James Bond helps a Russian General escape into the west. He soon finds out that the KGB wants to kill him for helping the General. A little while later the General is kidnapped from the Secret Service leading 007 to be suspicious.
Solid Bond film with Timothy Dalton taking over as 007
"The Living Daylights" was the first of two James Bond films featuring Timothy Dalton as 007. It's a solid Bond flick, but rarely cited when the best films of the franchise are discussed. The "problem" isn't Dalton because he makes a fine James Bond and was what the series needed in 1987 (when the film was released). Although the Roger Moore era (1973-1985) is my favorite stretch of the franchise, mainly because they're so all-around entertaining, Roger was just too old in 1987 to continue in the role (he was 60 years-old). Plus I think everyone was craving a more serious Bond by 1987 and Dalton delivers the goods.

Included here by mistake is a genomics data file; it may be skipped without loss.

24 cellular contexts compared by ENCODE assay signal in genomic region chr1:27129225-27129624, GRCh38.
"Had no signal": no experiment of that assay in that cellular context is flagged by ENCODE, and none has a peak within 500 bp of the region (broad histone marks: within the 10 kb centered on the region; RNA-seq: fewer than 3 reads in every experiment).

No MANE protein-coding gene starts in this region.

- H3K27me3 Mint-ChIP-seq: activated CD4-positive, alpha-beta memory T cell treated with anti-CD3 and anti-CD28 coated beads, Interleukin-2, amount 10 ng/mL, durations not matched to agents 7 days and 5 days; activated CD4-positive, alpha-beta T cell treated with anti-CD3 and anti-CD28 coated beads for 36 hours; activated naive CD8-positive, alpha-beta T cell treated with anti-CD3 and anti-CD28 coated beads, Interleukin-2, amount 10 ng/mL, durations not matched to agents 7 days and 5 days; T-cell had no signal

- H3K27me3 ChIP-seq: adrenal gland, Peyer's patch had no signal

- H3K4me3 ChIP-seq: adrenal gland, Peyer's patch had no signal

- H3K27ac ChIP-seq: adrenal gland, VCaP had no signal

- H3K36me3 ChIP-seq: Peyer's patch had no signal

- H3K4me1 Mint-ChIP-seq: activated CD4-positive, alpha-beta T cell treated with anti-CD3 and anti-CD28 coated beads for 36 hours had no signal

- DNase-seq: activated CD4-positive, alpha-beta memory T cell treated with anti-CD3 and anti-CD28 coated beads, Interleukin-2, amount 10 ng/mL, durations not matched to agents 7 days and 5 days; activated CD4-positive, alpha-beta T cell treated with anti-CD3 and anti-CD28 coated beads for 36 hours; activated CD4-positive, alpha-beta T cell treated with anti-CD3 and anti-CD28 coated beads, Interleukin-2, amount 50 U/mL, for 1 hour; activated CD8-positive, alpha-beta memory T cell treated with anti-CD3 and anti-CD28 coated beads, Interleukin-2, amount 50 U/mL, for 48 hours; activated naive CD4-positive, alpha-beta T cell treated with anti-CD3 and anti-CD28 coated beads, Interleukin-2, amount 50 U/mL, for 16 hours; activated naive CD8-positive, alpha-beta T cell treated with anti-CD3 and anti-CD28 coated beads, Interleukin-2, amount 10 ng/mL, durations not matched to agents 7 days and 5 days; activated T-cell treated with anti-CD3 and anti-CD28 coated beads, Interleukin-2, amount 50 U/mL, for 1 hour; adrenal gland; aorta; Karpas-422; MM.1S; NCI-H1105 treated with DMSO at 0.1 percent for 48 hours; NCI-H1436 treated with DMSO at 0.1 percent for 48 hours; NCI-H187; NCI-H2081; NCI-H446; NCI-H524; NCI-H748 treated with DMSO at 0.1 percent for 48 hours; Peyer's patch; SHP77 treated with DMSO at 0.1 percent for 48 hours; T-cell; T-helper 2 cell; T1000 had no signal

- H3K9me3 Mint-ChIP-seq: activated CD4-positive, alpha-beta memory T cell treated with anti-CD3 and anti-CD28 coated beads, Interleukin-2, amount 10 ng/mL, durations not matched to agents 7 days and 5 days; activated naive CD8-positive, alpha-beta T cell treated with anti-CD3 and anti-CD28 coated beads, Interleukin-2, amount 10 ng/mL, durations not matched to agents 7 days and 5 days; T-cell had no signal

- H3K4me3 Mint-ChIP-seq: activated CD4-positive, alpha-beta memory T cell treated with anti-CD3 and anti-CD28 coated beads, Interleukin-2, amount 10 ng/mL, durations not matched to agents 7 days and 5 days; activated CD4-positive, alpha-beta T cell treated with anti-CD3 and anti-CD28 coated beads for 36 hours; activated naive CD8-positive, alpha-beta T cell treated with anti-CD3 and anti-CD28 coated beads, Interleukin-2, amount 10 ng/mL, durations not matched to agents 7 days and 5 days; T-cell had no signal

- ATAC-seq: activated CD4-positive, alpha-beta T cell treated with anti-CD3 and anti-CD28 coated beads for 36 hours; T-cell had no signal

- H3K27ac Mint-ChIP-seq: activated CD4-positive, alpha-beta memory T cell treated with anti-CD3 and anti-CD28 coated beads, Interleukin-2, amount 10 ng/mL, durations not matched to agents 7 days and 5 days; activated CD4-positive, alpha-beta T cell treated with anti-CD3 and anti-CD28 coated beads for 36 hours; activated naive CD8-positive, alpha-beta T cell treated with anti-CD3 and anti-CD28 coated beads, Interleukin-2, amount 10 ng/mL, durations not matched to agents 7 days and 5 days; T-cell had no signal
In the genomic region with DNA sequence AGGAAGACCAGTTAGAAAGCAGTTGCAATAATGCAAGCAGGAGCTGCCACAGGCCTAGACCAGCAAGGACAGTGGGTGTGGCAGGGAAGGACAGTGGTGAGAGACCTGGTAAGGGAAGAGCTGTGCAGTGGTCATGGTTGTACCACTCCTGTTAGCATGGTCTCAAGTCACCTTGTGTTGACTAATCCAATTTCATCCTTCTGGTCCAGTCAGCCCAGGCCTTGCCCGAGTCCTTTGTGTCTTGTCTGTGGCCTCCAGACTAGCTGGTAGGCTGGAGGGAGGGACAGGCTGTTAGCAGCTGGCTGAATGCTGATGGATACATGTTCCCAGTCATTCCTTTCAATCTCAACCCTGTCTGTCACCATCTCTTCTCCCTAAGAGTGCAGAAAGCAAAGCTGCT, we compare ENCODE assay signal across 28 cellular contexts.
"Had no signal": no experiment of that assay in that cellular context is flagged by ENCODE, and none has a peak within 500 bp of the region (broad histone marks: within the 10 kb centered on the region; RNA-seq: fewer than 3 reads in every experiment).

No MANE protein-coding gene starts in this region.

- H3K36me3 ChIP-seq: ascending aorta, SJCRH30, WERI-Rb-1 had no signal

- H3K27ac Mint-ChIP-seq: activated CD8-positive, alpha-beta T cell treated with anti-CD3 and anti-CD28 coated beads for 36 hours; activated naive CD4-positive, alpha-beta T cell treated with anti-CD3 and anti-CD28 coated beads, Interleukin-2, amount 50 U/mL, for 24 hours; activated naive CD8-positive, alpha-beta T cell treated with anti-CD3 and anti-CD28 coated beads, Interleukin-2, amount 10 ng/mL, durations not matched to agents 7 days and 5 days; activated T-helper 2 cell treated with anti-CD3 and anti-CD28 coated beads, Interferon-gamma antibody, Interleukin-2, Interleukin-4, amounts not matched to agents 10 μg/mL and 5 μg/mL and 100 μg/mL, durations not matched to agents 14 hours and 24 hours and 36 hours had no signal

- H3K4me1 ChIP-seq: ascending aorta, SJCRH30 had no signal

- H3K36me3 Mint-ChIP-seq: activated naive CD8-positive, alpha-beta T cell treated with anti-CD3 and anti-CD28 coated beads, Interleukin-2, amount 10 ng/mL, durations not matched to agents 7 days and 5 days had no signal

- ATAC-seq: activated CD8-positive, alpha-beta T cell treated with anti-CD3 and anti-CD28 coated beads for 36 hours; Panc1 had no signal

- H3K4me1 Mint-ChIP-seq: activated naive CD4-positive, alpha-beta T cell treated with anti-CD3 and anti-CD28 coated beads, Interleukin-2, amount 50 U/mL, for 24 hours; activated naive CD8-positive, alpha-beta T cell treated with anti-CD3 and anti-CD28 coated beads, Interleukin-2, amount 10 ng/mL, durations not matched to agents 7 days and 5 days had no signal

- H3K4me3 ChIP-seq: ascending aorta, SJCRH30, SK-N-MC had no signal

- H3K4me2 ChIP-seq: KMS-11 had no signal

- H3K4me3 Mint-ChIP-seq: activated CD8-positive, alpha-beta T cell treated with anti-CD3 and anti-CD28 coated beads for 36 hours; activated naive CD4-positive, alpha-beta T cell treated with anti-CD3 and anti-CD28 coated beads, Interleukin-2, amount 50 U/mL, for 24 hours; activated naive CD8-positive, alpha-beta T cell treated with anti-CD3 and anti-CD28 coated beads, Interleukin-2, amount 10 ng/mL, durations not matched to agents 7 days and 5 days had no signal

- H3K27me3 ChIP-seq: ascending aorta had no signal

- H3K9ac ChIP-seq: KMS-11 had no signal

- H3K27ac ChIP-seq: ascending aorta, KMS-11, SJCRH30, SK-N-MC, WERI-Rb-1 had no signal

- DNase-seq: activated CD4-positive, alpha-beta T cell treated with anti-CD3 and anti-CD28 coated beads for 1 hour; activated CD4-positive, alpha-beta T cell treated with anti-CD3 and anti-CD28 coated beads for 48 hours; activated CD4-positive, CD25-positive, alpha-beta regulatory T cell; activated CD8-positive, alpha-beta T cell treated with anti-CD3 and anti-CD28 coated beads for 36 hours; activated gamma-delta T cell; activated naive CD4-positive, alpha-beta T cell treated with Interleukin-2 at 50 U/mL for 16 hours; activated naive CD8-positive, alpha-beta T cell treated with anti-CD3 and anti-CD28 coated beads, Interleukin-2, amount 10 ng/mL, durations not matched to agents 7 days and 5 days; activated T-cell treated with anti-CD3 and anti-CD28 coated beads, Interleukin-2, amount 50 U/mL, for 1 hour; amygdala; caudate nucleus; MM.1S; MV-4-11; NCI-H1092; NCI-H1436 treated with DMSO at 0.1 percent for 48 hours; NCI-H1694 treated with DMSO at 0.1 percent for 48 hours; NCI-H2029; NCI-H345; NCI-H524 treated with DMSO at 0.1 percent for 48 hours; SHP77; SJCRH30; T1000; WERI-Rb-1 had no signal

There’s a lot of good in "The Living Daylights." It features a great opening sequence involving skydiving at the Rock of Gibraltar followed by a Jeep-going-down-the-mountain segment. The events switch to Bratislava, Slovakia (but shot in Vienna, Austria) where everything slows down to dramatic intrigue. A short while later there's a cool winter chase episode with Bond and his romantic interest (Maryam d'Abo) in a car with skis (also shot in Austria).
The action-packed last act takes place in Afghanistan (but shot in Morocco and the Mojave Desert). This part of the movie increases in suspense as James and his babe try to get out of the country on a cargo plane, and the film still doesn't end at that point. This climax features three or four excellent suspense scenes and some funny quips as well.
Unfortunately, the film is weak in the area of women. D'Abo is decent in a doe-eyed, winsome way, but her presence is never really capitalized on; she looks good in slacks though. Other than her, there are only brief flashes of women with no one particularly standing out, except maybe a blonde in white shorts.
The cast also includes Joe Don Baker, Jeroen Krabbé, John Rhys-Davies and Andreas Wisniewski, mostly villains or possible villains.
BOTTOM LINE: Although "The Living Daylights" is not a highlight of the series, it's still a worthwhile Bond flick with the usual staples, albeit shaky in the female department. Aside from Timothy Dalton, who makes a refreshing Bond, the opening and ending sequences are the best parts.
The film runs 2 hours, 10 minutes.